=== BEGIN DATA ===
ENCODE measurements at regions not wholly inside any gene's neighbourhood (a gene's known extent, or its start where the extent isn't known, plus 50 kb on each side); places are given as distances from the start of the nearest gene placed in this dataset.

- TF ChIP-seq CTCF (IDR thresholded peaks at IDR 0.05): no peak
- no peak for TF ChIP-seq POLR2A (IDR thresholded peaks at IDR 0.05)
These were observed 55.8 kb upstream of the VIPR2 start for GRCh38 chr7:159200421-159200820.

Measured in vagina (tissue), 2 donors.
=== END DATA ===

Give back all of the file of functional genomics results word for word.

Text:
ENCODE measurements at regions not wholly inside any gene's neighbourhood (a gene's known extent, or its start where the extent isn't known, plus 50 kb on each side); places are given as distances from the start of the nearest gene placed in this dataset.

- TF ChIP-seq CTCF (IDR thresholded peaks at IDR 0.05): no peak
- no peak for TF ChIP-seq POLR2A (IDR thresholded peaks at IDR 0.05)
These were observed 55.8 kb upstream of the VIPR2 start for GRCh38 chr7:159200421-159200820.

Measured in vagina (tissue), 2 donors.